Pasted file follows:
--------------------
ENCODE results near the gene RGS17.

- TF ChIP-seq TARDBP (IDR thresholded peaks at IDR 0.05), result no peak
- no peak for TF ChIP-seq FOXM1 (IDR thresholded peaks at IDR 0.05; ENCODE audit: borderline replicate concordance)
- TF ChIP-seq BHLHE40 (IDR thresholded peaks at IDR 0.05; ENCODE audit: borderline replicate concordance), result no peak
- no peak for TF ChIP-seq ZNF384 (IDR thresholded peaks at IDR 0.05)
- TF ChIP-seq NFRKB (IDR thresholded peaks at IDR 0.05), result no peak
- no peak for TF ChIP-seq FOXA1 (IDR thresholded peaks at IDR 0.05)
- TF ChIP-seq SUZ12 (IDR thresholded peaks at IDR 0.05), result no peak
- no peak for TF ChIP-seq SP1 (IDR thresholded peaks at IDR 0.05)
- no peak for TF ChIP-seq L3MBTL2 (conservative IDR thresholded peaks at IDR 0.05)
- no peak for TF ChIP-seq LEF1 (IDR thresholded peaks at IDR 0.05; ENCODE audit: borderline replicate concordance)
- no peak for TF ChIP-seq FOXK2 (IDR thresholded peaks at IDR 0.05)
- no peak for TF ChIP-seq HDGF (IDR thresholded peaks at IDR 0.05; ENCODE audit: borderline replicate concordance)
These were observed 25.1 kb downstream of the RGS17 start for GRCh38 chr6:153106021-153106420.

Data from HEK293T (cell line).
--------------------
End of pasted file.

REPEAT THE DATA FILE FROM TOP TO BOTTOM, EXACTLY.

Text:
ENCODE results near the gene RGS17.

- TF ChIP-seq TARDBP (IDR thresholded peaks at IDR 0.05), result no peak
- no peak for TF ChIP-seq FOXM1 (IDR thresholded peaks at IDR 0.05; ENCODE audit: borderline replicate concordance)
- TF ChIP-seq BHLHE40 (IDR thresholded peaks at IDR 0.05; ENCODE audit: borderline replicate concordance), result no peak
- no peak for TF ChIP-seq ZNF384 (IDR thresholded peaks at IDR 0.05)
- TF ChIP-seq NFRKB (IDR thresholded peaks at IDR 0.05), result no peak
- no peak for TF ChIP-seq FOXA1 (IDR thresholded peaks at IDR 0.05)
- TF ChIP-seq SUZ12 (IDR thresholded peaks at IDR 0.05), result no peak
- no peak for TF ChIP-seq SP1 (IDR thresholded peaks at IDR 0.05)
- no peak for TF ChIP-seq L3MBTL2 (conservative IDR thresholded peaks at IDR 0.05)
- no peak for TF ChIP-seq LEF1 (IDR thresholded peaks at IDR 0.05; ENCODE audit: borderline replicate concordance)
- no peak for TF ChIP-seq FOXK2 (IDR thresholded peaks at IDR 0.05)
- no peak for TF ChIP-seq HDGF (IDR thresholded peaks at IDR 0.05; ENCODE audit: borderline replicate concordance)
These were observed 25.1 kb downstream of the RGS17 start for GRCh38 chr6:153106021-153106420.

Data from HEK293T (cell line).